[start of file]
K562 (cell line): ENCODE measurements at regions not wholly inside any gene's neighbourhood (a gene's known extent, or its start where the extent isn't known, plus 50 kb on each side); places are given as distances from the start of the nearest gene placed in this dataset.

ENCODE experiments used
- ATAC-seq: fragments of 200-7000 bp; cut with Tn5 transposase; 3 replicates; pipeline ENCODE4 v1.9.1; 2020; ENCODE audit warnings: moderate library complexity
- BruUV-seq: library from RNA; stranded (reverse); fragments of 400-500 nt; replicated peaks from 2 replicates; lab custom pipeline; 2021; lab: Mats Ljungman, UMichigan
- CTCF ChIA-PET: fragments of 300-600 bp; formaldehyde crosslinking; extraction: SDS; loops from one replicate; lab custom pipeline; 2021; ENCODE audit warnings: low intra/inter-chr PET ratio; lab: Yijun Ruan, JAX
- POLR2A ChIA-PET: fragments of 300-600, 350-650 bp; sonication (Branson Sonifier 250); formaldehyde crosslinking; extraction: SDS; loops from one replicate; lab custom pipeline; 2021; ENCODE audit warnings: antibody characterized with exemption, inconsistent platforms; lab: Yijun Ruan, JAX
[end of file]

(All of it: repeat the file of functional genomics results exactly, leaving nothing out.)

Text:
K562 (cell line): ENCODE measurements at regions not wholly inside any gene's neighbourhood (a gene's known extent, or its start where the extent isn't known, plus 50 kb on each side); places are given as distances from the start of the nearest gene placed in this dataset.

ENCODE experiments used
- ATAC-seq: fragments of 200-7000 bp; cut with Tn5 transposase; 3 replicates; pipeline ENCODE4 v1.9.1; 2020; ENCODE audit warnings: moderate library complexity
- BruUV-seq: library from RNA; stranded (reverse); fragments of 400-500 nt; replicated peaks from 2 replicates; lab custom pipeline; 2021; lab: Mats Ljungman, UMichigan
- CTCF ChIA-PET: fragments of 300-600 bp; formaldehyde crosslinking; extraction: SDS; loops from one replicate; lab custom pipeline; 2021; ENCODE audit warnings: low intra/inter-chr PET ratio; lab: Yijun Ruan, JAX
- POLR2A ChIA-PET: fragments of 300-600, 350-650 bp; sonication (Branson Sonifier 250); formaldehyde crosslinking; extraction: SDS; loops from one replicate; lab custom pipeline; 2021; ENCODE audit warnings: antibody characterized with exemption, inconsistent platforms; lab: Yijun Ruan, JAX